What is CEN?
Childhood Emotional Neglect (CEN) happens when parents or caregivers fail to respond adequately to a child’s emotional needs.
Emotional neglect is not necessarily childhood emotional abuse. Abuse is often intentional; it’s a purposeful choice to act in a harmful way. While emotional neglect can be a willful disregard for a child’s feelings, it can also be a failure to act or notice a child’s emotional needs. Parents who emotionally neglect their children still provide care and necessities. They just miss out on or mishandle this one crucial key area of support.
Sadly, this isn’t uncommon. A growing body of research suggests that many otherwise healthy families raise their children with emotional neglect — a failure to value or respond to emotions.
One example of emotional neglect is a child who tells their parent they’re sad about losing a friend at school. The parent brushes it off instead of listening and helping the child cope. If this is a repeated occurrence, over time, the child begins to learn that their emotions, aka feelings, are not important, and they stop seeking support.
When you grow up this way, you automatically block your feelings off. To cope as a child, you naturally push your emotions down, to keep them from becoming a “problem” in your childhood home.
This is especially apparent in highly dysfunctional homes where addiction rules the roost.
Dr. Jonice Webb says, emotionally neglected children can end up feeling deeply alone. As kids, they feel like their needs aren’t important, that their feelings don’t matter, or that they should never ask for help (because it’s perceived as a sign of weakness).
When they grow up, childhood emotional neglect can stick around as unnecessary guilt, self-anger, low self-confidence, or a sense of being deeply, personally flawed.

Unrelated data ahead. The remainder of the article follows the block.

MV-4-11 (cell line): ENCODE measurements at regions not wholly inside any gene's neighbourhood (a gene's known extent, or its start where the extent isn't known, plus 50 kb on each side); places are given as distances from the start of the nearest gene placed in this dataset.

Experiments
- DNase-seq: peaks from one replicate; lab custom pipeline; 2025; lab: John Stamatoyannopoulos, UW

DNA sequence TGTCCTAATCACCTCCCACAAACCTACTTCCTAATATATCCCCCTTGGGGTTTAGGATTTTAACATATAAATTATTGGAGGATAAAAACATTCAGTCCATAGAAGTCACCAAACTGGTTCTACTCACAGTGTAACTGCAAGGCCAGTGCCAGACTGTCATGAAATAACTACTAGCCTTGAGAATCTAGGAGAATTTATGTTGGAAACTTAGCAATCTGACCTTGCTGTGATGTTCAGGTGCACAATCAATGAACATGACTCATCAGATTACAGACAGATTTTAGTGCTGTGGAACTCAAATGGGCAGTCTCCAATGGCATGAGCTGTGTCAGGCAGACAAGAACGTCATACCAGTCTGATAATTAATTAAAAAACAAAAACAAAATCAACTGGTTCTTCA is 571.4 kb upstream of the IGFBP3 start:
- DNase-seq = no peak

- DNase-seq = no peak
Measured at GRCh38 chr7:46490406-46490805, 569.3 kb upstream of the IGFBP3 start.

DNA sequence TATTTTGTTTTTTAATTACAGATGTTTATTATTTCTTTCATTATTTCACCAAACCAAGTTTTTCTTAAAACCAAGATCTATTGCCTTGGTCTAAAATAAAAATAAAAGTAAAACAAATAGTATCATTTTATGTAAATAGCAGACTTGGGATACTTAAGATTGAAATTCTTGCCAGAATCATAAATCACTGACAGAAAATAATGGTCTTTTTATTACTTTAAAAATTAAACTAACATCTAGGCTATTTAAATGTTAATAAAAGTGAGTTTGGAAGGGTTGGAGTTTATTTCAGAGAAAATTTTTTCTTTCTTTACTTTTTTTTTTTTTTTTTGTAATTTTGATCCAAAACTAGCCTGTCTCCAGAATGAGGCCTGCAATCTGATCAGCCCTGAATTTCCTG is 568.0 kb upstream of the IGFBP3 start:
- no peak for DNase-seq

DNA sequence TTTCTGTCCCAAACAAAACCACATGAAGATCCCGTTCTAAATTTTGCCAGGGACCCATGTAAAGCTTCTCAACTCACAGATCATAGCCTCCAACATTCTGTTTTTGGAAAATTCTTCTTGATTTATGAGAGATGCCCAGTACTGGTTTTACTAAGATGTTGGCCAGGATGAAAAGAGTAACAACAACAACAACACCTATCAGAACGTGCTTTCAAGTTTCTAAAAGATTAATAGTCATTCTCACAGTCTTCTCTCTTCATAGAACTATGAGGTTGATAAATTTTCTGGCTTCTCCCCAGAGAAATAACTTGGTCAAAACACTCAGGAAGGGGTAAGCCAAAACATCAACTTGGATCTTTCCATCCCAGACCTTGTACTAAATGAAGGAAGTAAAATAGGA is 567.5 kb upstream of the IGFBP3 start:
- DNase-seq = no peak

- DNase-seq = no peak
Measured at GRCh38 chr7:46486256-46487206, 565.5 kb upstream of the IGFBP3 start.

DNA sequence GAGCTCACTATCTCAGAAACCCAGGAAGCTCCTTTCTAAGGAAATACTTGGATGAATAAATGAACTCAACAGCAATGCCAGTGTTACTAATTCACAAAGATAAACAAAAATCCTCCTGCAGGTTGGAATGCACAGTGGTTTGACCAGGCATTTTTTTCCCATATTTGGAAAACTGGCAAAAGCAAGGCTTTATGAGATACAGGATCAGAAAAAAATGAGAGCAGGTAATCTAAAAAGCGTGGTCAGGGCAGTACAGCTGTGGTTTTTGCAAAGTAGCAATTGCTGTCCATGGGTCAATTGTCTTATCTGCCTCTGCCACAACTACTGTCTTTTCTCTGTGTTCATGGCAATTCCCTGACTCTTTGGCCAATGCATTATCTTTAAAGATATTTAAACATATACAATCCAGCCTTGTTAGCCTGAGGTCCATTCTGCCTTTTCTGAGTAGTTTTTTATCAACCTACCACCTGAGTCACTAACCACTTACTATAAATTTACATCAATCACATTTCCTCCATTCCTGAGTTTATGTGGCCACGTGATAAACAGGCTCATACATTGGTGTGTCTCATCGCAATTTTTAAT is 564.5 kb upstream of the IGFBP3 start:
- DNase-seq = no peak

As an adult, you surely may sense that something is not right with you, but you do not know what it is.
Affect of CEN in Adults
People who are emotionally neglected as children grow up to be adults who must deal with the consequences. Because their emotional needs weren’t validated as children, they may not know how to deal with their emotions when they occur.
The most common effects of childhood neglect in adulthood include:
failure to thrive
appearing uncaring or indifferent
post-traumatic stress disorder
the increasing likelihood for an eating disorder
feeling deeply, personally flawed
guilt and shame
anger and aggressive behaviors
difficulty trusting others or relying upon anyone else
Adults who experienced childhood emotional neglect may also become parents who neglect their children emotionally. Never having learned the importance of their own emotions, they may not know how to nurture feelings in their children.
7 Signs You Grew Up with Childhood Emotional Neglect
Feelings of emptiness. Emptiness feels different for different people. For some, it’s an empty feeling in their belly, chest, or throat that comes and goes. For others, it’s numbness.
Fear of being dependent. It’s one thing to be an independent kind of person. But feeling deeply uncomfortable about depending on anyone is another thing altogether. If you find yourself taking great care not to need help, support or care from others, you may have this fear.
Unrealistic self-appraisal. Do you know what you are capable of? What are your strengths and weaknesses? What do you like? What do you want? What matters to you? Struggling to answer these questions is a sign that you don’t know yourself as well as you should.
No compassion for yourself, plenty for others. Are you harder on yourself than you would ever be on a friend? Do others talk to you about their problems, but it’s hard for you to share yours?
Guilt, shame, self-directed anger, and blame. Guilt, shame, anger, and blame, all directed at yourself. Some people tend to go straight to guilt and shame whenever an adverse event happens in their lives. Do you feel ashamed of things that most people would never be ashamed of? Like having needs, making mistakes, or having feelings?
Feeling fatally flawed. You know that something is wrong in your life, but you can’t pinpoint what it is. “It’s me,” you say to yourself, and you feel that it is true. “I’m not enough,” “I’m different than other people.” “Something is wrong with me.”
Difficulty feeling, identifying, managing and expressing emotions. Do you get tongue-tied when you’re upset? Have a limited vocabulary of emotion words? Often feel confused about why people (including yourself) feel or act the way they do?
Once you understand the reason why you feel the way you do and how it came about, you can heal from your Childhood Emotional Neglect. You can establish a new way to deal with your emotions. You can learn the skills to use them healthily.
You can finally accept that your feelings are real, and they matter. You can finally see that you matter.
You can take on your Childhood Emotional Neglect, and your life will change.
If you have some or all of the 7 Signs, Take the Childhood Emotional Neglect Questionnaire. It’s free.